Is suggested homework the way of the future?

Gracie Cox, Editor-in-Chief

With the start of a new semester came a major change for LO’s Precalculus students. Following the example of AB Calculus classes, math teachers Dina Wood and Bradley Woebke began assigning recommended homework for their Precalculus students instead of the typical required homework. This came as a surprise to exhausted students such as myself who spent hours toiling away on the bookwork questions and is greatly appreciated by students overwhelmed with work for other classes. But, with practice preparing us for tests no longer being required, does recommended homework ultimately benefit students or is it more of a short term reward?

Wood shared her justification for the change: “First, with Slader, PhotoMath and other apps that work problems out for you, checking homework sometimes seems senseless as some students just copy the work from these apps. Second, it provides a little relief for students who may have a busy night with sports or other activities and may have to stay up late into the night to finish an assignment before class. With the suggested homework, students can work on the assignment when they have the time to really make sure they understand the material… Some students may not need to do all the problems if they understand the topic.”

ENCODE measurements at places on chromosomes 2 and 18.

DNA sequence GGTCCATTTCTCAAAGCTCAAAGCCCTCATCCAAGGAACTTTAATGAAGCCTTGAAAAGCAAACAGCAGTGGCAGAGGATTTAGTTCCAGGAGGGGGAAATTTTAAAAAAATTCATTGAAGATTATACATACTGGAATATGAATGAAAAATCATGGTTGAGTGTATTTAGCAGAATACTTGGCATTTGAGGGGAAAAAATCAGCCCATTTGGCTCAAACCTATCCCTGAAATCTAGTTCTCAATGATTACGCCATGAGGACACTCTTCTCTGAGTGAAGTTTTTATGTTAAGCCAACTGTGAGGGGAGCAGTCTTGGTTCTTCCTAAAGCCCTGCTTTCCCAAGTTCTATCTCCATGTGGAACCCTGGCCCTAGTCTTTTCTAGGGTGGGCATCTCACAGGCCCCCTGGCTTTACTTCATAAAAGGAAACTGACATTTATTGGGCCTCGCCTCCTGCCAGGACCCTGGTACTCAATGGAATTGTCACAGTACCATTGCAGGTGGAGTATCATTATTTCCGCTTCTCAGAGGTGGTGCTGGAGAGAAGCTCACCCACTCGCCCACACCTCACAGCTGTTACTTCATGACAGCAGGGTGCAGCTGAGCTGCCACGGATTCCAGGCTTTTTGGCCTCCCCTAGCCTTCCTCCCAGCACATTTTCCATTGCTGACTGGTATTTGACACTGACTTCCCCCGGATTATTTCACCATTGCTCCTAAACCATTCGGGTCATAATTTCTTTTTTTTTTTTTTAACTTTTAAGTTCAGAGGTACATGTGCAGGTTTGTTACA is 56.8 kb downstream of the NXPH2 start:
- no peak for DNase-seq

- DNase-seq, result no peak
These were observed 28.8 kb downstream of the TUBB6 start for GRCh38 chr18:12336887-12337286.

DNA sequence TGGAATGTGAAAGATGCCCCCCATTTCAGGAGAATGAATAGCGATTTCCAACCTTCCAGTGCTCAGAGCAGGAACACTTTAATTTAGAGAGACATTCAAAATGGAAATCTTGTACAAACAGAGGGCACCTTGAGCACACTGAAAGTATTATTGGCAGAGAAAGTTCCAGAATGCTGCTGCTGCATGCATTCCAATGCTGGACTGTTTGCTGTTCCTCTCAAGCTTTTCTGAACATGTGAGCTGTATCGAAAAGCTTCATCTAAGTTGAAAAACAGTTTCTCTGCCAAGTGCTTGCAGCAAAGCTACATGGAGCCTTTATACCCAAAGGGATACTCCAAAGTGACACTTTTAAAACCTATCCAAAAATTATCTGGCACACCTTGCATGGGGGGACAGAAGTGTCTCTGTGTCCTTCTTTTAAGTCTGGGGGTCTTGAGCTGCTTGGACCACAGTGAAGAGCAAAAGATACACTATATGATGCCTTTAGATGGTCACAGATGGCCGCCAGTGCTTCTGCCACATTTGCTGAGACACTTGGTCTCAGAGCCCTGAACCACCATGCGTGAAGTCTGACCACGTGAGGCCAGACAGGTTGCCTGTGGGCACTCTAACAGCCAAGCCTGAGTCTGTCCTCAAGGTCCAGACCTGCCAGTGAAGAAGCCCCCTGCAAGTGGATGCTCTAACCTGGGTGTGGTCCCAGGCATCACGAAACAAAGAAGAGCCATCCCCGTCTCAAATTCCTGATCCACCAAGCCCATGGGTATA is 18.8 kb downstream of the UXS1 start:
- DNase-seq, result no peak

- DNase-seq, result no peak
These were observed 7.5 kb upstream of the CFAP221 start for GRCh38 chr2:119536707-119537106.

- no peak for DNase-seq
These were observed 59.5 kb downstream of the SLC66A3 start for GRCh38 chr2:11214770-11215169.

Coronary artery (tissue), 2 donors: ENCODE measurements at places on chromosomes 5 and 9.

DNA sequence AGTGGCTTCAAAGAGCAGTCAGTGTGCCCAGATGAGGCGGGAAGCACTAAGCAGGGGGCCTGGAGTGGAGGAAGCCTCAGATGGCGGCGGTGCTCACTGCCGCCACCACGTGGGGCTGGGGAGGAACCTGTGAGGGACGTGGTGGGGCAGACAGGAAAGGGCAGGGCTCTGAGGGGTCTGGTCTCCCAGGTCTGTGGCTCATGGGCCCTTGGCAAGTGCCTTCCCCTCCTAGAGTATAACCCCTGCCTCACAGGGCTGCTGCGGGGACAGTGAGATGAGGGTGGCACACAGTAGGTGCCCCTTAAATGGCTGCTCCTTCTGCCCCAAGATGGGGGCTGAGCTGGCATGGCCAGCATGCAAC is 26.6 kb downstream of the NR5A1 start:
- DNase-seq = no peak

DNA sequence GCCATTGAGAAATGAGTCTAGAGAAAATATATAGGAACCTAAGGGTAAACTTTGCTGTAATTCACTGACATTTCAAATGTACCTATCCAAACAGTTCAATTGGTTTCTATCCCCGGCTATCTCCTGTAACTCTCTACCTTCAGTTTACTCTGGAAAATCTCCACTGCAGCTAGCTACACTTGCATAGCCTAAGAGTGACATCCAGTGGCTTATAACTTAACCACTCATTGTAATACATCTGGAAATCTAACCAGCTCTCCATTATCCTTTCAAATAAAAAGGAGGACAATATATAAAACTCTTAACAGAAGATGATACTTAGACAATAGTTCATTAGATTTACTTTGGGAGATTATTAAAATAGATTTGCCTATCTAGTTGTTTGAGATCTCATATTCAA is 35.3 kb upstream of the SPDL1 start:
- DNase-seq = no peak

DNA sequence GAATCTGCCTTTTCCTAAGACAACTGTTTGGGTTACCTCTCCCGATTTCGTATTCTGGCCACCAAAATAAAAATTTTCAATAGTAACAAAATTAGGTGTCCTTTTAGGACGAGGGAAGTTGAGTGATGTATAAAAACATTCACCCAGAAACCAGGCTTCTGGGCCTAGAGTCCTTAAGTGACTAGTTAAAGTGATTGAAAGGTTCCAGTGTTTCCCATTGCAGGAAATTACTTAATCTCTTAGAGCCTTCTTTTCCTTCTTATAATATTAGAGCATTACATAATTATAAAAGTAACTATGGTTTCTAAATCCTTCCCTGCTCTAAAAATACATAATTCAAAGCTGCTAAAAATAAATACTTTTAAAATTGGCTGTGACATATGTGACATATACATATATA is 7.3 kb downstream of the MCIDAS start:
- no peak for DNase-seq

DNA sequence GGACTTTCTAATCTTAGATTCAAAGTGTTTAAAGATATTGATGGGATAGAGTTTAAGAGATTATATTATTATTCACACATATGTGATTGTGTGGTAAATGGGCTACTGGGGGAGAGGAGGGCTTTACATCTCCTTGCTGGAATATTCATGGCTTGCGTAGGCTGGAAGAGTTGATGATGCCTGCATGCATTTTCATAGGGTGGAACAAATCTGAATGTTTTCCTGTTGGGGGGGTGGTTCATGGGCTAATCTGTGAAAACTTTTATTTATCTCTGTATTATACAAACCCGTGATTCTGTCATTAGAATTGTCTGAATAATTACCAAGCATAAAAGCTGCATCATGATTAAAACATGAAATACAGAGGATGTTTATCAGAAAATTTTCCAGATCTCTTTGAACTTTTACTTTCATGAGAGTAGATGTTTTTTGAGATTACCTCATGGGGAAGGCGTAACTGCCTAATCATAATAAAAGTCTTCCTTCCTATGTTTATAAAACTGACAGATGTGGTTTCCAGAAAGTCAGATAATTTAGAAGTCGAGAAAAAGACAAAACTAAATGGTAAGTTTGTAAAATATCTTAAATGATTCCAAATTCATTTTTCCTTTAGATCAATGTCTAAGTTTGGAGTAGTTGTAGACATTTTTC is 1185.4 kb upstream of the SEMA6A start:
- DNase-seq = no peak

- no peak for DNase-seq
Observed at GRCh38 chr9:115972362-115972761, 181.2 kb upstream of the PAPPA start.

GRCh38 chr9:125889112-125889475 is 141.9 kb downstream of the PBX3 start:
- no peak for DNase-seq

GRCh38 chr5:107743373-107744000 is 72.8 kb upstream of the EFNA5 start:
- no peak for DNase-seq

As a Precalculus student myself, I see where the teachers are coming from, but I also struggle to do the suggested homework. I’ve always struggled with completing work that won’t actually be checked over, or that isn’t graded. Attempting recommended homework is a different experience than doing required homework before because when I get stuck on a particularly difficult problem, I tell myself that I’ll come back to it later when I’m in a better headspace, and end up completely ignoring the problem that soon pops up on the next quiz or test. This is completely my own fault, but I also wonder if there are students like me who suffer at the hands of suggested math homework.

This may be a permanent change if it proves to be successful. As Precalculus teachers have already seen it benefit their students, I expect that it will be.

For those who have to force themselves to complete their suggested homework like me, I suggest giving yourself small rewards for each section of questions answered and explaining to yourself that doing the homework will be most beneficial in the long run. I tend to think of school in short-term increments, and shifting towards viewing my academic life in the weeks and months to come has had a vast positive impact on my performance as a student.

So, overall, I support the transition to recommended math homework. Despite my rough start, the new policy has changed me for the better and allows students to prioritize their classes and commitments. I’m all for testing out alternative teaching methods (as long as they’re at least somewhat successful, of course), and math is a great place to start.